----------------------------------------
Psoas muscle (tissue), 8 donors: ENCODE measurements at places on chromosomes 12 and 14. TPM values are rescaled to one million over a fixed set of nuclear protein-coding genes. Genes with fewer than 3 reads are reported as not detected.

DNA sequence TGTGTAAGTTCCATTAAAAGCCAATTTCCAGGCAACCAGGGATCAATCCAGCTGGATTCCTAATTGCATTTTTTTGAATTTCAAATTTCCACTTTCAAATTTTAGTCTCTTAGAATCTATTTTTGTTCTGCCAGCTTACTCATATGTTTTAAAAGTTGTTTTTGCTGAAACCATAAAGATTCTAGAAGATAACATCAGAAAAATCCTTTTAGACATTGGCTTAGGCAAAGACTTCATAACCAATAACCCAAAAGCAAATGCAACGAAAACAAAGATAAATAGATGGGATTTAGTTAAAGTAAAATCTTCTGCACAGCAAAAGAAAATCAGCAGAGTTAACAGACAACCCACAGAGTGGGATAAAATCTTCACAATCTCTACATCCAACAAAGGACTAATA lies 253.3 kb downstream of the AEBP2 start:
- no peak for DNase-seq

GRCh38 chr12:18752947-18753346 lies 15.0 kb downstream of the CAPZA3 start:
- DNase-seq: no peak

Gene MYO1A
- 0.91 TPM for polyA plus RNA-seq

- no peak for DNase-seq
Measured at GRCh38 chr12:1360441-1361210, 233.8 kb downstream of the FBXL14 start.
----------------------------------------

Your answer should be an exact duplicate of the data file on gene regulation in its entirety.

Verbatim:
Psoas muscle (tissue), 8 donors: ENCODE measurements at places on chromosomes 12 and 14. TPM values are rescaled to one million over a fixed set of nuclear protein-coding genes. Genes with fewer than 3 reads are reported as not detected.

DNA sequence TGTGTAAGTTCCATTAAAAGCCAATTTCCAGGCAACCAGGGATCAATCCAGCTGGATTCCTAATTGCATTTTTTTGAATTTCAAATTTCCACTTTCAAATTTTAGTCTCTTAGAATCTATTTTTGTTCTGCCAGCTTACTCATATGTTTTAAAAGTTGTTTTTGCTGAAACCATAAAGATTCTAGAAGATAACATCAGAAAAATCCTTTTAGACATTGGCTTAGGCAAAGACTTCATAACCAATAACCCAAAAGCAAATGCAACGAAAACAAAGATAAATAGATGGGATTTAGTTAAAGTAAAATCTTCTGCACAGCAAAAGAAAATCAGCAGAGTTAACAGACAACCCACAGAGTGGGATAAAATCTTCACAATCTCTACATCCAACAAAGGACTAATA lies 253.3 kb downstream of the AEBP2 start:
- no peak for DNase-seq

GRCh38 chr12:18752947-18753346 lies 15.0 kb downstream of the CAPZA3 start:
- DNase-seq: no peak

Gene MYO1A
- 0.91 TPM for polyA plus RNA-seq

- no peak for DNase-seq
Measured at GRCh38 chr12:1360441-1361210, 233.8 kb downstream of the FBXL14 start.